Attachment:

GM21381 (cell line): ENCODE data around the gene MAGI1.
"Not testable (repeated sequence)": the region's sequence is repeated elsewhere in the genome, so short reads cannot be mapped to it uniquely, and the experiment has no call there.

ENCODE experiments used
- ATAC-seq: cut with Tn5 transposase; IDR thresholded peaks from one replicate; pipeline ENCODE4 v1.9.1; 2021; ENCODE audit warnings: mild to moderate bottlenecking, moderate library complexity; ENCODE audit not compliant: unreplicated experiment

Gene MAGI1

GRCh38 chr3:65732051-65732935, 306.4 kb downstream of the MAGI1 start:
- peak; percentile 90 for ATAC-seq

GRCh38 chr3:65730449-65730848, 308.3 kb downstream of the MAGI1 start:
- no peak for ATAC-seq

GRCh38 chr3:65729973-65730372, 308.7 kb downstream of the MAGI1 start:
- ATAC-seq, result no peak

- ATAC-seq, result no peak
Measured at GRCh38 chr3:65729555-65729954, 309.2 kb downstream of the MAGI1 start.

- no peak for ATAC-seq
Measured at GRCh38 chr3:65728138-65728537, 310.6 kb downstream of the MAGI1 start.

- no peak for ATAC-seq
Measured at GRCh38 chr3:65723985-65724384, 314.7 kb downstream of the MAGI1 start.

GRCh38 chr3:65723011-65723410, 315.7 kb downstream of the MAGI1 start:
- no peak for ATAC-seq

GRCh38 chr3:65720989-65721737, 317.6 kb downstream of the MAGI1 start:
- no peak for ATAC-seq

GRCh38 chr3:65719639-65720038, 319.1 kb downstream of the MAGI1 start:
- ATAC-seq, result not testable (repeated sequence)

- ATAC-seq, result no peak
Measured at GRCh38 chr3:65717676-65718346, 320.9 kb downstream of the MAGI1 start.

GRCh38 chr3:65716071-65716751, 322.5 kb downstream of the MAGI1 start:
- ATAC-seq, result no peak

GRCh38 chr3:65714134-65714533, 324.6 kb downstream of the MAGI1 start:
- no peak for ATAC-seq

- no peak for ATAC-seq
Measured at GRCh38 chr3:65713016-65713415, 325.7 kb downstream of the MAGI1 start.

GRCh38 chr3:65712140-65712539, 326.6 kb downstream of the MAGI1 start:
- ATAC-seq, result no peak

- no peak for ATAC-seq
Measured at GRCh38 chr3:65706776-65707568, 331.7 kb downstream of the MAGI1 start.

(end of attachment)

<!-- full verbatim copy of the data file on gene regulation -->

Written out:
GM21381 (cell line): ENCODE data around the gene MAGI1.
"Not testable (repeated sequence)": the region's sequence is repeated elsewhere in the genome, so short reads cannot be mapped to it uniquely, and the experiment has no call there.

ENCODE experiments used
- ATAC-seq: cut with Tn5 transposase; IDR thresholded peaks from one replicate; pipeline ENCODE4 v1.9.1; 2021; ENCODE audit warnings: mild to moderate bottlenecking, moderate library complexity; ENCODE audit not compliant: unreplicated experiment

Gene MAGI1

GRCh38 chr3:65732051-65732935, 306.4 kb downstream of the MAGI1 start:
- peak; percentile 90 for ATAC-seq

GRCh38 chr3:65730449-65730848, 308.3 kb downstream of the MAGI1 start:
- no peak for ATAC-seq

GRCh38 chr3:65729973-65730372, 308.7 kb downstream of the MAGI1 start:
- ATAC-seq, result no peak

- ATAC-seq, result no peak
Measured at GRCh38 chr3:65729555-65729954, 309.2 kb downstream of the MAGI1 start.

- no peak for ATAC-seq
Measured at GRCh38 chr3:65728138-65728537, 310.6 kb downstream of the MAGI1 start.

- no peak for ATAC-seq
Measured at GRCh38 chr3:65723985-65724384, 314.7 kb downstream of the MAGI1 start.

GRCh38 chr3:65723011-65723410, 315.7 kb downstream of the MAGI1 start:
- no peak for ATAC-seq

GRCh38 chr3:65720989-65721737, 317.6 kb downstream of the MAGI1 start:
- no peak for ATAC-seq

GRCh38 chr3:65719639-65720038, 319.1 kb downstream of the MAGI1 start:
- ATAC-seq, result not testable (repeated sequence)

- ATAC-seq, result no peak
Measured at GRCh38 chr3:65717676-65718346, 320.9 kb downstream of the MAGI1 start.

GRCh38 chr3:65716071-65716751, 322.5 kb downstream of the MAGI1 start:
- ATAC-seq, result no peak

GRCh38 chr3:65714134-65714533, 324.6 kb downstream of the MAGI1 start:
- no peak for ATAC-seq

- no peak for ATAC-seq
Measured at GRCh38 chr3:65713016-65713415, 325.7 kb downstream of the MAGI1 start.

GRCh38 chr3:65712140-65712539, 326.6 kb downstream of the MAGI1 start:
- ATAC-seq, result no peak

- no peak for ATAC-seq
Measured at GRCh38 chr3:65706776-65707568, 331.7 kb downstream of the MAGI1 start.